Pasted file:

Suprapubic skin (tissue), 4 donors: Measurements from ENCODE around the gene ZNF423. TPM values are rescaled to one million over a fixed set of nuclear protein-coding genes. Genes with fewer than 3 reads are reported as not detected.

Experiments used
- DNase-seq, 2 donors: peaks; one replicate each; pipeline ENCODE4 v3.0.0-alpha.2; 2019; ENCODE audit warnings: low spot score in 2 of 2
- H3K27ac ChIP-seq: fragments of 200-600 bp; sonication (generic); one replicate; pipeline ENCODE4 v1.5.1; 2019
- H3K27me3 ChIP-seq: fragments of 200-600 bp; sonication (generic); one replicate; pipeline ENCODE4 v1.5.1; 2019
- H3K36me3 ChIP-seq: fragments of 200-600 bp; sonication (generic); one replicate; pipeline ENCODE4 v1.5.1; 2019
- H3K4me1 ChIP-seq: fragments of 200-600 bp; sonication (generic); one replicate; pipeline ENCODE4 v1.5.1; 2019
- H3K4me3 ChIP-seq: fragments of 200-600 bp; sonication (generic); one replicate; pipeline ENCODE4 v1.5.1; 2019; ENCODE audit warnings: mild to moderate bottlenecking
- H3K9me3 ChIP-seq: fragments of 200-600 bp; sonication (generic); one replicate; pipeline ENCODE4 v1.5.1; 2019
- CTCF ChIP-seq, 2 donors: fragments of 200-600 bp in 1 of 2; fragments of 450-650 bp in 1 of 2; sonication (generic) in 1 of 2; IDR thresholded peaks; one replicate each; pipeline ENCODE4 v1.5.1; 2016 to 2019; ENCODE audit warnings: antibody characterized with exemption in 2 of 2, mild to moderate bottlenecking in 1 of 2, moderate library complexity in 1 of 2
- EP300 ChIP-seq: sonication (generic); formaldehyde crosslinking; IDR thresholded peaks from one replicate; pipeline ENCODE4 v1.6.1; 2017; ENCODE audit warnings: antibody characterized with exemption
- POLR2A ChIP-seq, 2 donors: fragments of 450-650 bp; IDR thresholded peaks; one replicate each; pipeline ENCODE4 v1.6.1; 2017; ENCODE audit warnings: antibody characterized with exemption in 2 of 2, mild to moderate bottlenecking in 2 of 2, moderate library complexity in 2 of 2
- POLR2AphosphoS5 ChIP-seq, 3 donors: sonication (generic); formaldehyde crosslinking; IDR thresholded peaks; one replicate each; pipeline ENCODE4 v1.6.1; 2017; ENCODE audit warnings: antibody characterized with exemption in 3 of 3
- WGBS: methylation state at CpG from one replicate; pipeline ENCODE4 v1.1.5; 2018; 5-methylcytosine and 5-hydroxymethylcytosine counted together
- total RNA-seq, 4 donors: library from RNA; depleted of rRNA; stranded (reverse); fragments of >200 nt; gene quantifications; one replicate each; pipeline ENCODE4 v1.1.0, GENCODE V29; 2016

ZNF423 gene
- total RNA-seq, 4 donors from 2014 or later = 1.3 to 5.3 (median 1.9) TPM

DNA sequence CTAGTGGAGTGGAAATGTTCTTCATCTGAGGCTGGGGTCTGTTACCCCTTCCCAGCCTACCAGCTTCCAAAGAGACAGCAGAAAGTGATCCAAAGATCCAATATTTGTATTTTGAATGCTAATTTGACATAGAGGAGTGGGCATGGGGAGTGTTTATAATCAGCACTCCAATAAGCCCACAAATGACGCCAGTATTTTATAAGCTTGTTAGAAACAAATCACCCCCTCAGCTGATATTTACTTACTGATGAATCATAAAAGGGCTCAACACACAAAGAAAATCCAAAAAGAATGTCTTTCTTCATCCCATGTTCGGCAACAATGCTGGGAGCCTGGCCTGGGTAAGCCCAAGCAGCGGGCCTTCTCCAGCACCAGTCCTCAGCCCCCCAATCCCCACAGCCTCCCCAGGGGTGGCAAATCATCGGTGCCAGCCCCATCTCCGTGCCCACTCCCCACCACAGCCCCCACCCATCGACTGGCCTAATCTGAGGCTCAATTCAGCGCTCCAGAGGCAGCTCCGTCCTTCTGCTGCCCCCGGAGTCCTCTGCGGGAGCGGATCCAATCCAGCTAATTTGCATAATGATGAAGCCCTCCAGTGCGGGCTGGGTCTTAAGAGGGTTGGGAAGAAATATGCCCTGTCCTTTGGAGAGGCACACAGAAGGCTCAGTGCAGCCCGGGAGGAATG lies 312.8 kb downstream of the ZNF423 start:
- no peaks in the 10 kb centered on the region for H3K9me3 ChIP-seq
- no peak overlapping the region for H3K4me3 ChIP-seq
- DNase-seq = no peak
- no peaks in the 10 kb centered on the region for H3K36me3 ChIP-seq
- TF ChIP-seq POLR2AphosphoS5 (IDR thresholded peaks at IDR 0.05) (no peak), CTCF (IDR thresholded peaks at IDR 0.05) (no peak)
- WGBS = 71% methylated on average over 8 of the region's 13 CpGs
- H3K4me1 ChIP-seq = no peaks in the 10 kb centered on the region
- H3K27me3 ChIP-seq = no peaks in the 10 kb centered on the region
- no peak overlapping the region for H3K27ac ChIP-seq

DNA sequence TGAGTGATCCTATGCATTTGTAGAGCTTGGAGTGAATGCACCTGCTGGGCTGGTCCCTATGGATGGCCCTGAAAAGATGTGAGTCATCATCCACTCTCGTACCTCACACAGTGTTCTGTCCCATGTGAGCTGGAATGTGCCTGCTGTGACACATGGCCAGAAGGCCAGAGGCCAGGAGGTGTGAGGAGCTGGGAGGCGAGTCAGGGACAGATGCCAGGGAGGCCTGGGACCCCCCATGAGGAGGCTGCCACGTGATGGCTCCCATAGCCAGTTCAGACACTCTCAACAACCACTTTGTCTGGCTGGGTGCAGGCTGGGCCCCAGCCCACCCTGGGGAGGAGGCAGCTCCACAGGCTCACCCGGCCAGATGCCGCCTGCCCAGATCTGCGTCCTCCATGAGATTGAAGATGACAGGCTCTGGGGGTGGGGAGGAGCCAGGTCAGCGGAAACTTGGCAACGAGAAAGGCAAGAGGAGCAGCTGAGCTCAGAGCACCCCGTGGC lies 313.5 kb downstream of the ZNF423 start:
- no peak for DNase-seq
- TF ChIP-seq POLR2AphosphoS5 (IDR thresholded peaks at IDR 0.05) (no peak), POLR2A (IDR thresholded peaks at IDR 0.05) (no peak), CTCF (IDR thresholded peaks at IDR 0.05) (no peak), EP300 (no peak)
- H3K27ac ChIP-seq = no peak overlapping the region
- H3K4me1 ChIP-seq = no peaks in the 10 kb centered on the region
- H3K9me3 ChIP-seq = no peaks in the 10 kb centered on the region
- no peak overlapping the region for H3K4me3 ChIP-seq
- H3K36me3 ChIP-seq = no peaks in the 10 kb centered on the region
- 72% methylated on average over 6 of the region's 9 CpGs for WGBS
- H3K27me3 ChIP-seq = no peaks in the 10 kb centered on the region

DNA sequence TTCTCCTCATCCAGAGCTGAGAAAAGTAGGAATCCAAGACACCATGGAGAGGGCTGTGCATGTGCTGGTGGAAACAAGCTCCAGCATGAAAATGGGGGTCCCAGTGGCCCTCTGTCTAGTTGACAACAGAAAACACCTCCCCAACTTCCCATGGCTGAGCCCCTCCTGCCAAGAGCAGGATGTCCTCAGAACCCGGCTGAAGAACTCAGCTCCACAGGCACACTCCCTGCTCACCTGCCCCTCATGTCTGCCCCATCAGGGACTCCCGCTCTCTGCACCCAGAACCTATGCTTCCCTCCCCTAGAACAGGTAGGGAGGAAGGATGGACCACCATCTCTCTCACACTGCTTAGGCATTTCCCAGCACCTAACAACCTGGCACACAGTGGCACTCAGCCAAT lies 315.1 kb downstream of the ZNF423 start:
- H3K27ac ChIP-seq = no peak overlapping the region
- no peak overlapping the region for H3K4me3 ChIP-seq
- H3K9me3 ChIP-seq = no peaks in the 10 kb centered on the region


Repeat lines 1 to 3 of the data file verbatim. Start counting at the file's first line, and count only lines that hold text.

Suprapubic skin (tissue), 4 donors: Measurements from ENCODE around the gene ZNF423. TPM values are rescaled to one million over a fixed set of nuclear protein-coding genes. Genes with fewer than 3 reads are reported as not detected.

Experiments used
- DNase-seq, 2 donors: peaks; one replicate each; pipeline ENCODE4 v3.0.0-alpha.2; 2019; ENCODE audit warnings: low spot score in 2 of 2